The Rebel Yank

Overview

The Rebel Yank gallops across the grand panorama of the American Civil War with all the rousing excitement of a full-out cavalry charge. It's June 1860, and young Paul Douglas finds his loyalties sharply divided as his country splits in two. He and his domineering father, his devoted sister, and his steadfast friends are thrust into a whirlwind of conflicting allegiances and divergent paths. Circumstances force Paul to make some hard decisions. Should he marry the enticing daughter of an iron ore magnate to ...
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THE REBEL YANK

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Overview

The Rebel Yank gallops across the grand panorama of the American Civil War with all the rousing excitement of a full-out cavalry charge. It's June 1860, and young Paul Douglas finds his loyalties sharply divided as his country splits in two. He and his domineering father, his devoted sister, and his steadfast friends are thrust into a whirlwind of conflicting allegiances and divergent paths. Circumstances force Paul to make some hard decisions. Should he marry the enticing daughter of an iron ore magnate to bolster his family's fortunes, or should he declare his secret lifelong love for the beautiful daughter of a Chippewa healer? Should he stay North with his family and fiancée and fight to keep the country united, or should he follow his conscience and support the South's War for Independence? Paul's choices lead him on a kaleidoscopic odyssey through battlefields and bedrooms as he seeks his own separate peace in a nation torn apart by war.
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Product Details

  • ISBN-13: 9781477294956
  • Publisher: AuthorHouse
  • Publication date: 1/10/2013
  • Pages: 440
  • Product dimensions: 6.00 (w) x 9.00 (h) x 0.98 (d)

Read an Excerpt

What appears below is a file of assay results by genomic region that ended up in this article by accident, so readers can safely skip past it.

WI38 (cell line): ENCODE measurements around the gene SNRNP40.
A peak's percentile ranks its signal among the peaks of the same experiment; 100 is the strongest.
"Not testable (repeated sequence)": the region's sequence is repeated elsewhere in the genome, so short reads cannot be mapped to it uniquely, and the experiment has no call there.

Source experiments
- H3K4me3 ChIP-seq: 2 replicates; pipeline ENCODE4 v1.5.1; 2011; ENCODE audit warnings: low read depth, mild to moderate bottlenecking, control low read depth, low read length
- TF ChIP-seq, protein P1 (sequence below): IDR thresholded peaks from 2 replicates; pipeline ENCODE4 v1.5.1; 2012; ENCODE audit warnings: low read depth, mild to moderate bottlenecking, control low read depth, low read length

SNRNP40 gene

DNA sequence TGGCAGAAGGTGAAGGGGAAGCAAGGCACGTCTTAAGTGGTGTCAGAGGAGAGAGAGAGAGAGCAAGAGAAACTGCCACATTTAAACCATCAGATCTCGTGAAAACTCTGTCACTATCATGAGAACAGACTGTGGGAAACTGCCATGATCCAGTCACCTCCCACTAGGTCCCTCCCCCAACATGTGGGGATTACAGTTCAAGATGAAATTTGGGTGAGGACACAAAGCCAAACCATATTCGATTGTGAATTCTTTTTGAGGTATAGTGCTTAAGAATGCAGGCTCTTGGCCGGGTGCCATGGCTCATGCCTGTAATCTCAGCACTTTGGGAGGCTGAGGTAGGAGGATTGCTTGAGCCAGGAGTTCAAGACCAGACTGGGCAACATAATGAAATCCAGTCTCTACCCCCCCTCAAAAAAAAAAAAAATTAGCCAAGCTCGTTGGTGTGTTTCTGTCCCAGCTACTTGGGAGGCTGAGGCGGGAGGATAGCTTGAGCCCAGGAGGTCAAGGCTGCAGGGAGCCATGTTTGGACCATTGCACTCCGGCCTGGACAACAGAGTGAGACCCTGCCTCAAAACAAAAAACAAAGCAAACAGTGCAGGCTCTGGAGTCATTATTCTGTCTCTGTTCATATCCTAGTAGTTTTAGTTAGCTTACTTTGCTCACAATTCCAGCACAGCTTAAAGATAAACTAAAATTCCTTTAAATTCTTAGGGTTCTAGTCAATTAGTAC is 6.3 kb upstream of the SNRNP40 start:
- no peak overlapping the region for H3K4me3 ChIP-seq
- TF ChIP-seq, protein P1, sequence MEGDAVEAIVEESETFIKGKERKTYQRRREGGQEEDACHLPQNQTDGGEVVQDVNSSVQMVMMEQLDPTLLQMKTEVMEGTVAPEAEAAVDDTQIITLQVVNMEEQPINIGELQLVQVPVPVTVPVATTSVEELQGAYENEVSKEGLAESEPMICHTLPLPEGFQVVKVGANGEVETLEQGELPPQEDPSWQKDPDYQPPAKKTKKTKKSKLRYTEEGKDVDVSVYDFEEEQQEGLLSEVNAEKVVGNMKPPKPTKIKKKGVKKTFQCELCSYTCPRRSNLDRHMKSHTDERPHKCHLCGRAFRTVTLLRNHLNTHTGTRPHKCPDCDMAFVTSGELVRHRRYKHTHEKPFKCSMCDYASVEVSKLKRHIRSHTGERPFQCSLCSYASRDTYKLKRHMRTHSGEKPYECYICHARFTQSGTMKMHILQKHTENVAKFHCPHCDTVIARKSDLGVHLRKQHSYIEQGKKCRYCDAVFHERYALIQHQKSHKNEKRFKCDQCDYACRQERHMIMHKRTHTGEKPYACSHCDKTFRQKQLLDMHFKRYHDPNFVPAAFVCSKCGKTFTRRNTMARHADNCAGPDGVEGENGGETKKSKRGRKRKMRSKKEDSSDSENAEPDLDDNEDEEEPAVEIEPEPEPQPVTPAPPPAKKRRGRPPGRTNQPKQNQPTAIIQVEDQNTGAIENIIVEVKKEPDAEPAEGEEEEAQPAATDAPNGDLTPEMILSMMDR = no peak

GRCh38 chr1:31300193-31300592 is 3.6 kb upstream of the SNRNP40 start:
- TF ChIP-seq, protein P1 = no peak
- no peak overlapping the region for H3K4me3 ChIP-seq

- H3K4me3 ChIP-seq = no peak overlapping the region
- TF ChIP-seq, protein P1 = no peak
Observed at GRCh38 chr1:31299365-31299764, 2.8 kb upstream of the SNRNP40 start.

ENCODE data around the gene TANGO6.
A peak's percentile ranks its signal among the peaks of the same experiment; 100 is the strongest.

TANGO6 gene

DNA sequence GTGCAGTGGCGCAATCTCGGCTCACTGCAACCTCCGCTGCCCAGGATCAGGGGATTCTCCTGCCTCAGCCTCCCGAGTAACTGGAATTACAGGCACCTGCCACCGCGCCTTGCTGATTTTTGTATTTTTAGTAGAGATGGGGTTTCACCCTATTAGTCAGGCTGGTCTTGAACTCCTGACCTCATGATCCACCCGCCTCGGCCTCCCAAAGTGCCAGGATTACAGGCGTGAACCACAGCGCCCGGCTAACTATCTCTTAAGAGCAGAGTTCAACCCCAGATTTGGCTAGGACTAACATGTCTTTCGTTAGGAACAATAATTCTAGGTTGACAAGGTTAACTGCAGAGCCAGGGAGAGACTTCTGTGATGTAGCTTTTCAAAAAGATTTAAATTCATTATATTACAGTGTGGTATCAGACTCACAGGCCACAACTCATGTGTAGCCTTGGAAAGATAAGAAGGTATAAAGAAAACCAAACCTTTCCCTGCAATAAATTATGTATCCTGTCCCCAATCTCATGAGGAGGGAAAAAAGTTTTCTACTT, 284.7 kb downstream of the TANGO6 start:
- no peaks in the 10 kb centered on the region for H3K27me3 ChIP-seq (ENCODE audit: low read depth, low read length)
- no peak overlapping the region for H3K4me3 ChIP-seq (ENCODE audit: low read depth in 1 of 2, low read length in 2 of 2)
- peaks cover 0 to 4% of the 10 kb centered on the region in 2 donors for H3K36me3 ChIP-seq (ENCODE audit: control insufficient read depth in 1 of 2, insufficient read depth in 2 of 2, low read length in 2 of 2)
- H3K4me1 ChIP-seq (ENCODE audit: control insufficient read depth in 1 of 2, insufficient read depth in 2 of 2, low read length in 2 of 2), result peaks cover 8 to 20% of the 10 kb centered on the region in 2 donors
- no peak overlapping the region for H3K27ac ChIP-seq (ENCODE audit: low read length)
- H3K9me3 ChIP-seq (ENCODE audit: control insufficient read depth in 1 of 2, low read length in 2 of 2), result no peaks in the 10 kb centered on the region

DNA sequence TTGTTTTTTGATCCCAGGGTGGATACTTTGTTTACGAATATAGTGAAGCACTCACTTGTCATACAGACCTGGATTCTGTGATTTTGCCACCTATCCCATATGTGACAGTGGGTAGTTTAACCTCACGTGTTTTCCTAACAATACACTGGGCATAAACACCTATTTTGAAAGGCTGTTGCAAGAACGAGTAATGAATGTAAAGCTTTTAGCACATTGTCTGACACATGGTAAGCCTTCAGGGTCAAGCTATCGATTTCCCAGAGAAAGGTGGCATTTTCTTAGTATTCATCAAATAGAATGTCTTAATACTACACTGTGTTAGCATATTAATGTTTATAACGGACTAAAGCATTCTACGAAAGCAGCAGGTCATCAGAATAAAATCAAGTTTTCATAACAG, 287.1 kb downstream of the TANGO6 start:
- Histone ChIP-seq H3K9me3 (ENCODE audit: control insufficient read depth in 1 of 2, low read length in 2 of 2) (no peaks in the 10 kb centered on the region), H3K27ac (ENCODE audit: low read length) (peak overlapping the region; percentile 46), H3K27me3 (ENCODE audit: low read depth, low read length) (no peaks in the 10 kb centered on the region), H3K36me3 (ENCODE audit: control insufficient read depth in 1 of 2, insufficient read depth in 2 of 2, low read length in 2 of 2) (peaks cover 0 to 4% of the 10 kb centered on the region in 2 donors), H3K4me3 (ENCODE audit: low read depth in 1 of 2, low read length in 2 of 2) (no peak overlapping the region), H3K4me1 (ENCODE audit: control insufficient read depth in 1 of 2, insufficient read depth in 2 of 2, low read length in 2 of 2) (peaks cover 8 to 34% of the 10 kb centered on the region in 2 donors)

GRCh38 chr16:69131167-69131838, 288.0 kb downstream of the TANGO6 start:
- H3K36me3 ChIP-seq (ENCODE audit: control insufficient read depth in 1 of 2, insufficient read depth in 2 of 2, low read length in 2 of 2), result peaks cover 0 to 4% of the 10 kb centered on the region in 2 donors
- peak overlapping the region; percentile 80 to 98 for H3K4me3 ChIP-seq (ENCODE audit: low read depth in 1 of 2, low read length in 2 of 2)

THE REBEL YANK


By STEVEN OSTREGA

AuthorHouse

Copyright © 2013 Steven Ostrega
All right reserved.

ISBN: 978-1-4772-9495-6


Chapter One

THE REBEL YANK

NORTH

"The insidious nature of the Beast is to corrupt the soul and defile the innocent. He has succeeded at both."

—Paul Douglas

July 1, 1863

In 1860, while the tendrils of the Beast were still far from the shores of the fledgling Nation, one of Her innocents was returning home. Paul Douglas, the son of a wealthy Chicago iron foundry baron, had just completed four years of study at an Eastern university and earned a Bachelor's Degree in Chemistry. He was exceedingly proud of his accomplishment. He had not only mastered the difficult subject matter, but he had also coped well with the added pressure of avoiding being a failure in his father's eyes.

Astride his three-year-old chestnut stallion, Spirit, he rode past the blackened wrought iron gate that guarded the entrance to the Douglas estate, an estate that was commanded by the iron will of Paul's father, James Douglas. Paul loved his father, though they shared little in common other than blood. James was an aggressive and ruthless man in every aspect of his life, especially where his business was concerned. He was driven by the want of wealth and power, a man with a vision that one day his company, Douglas Iron Works, would become a financial empire with himself as its emperor. To this end, James closely observed the simmering caldron of dissent between the states, disagreements that threatened to boil over into civil war. The personal gain he would compile with such an event overwhelmed him with greed.

The government contracts that would be awarded to him for the purpose of supplying the war machine with its requirements of cannon and shot could make him virtually overnight the wealthiest man in the state.

The truly tragic part, though, was that Paul's father had not always been this way. There was a time when he was a very different man, a warm and loving man, who possessed a childlike sense of humor that endeared him to everyone he met.

His transformation began when his wife, Amy, died giving their second child life. At that moment, two lives had ended; Amy was dead and James was completely deadened by grief. He withdrew from his family and friends and immersed his whole being into his business. Through the years, he carefully honed his adversarial business reputation to a razor's edge.

But when darkness fell upon the estate, a different James Douglas surfaced. A spiritually broken, vindictive man could be heard crying bitterly throughout the empty hallways of the great house. Intermittently, thunderous shouts would erupt from the study, as he cursed Fate for stealing his one true love from him like a brigand in the night.

As Paul rounded a small bend in the road, he thought about how different his life would have been had his mother lived. How different all of their lives would have been.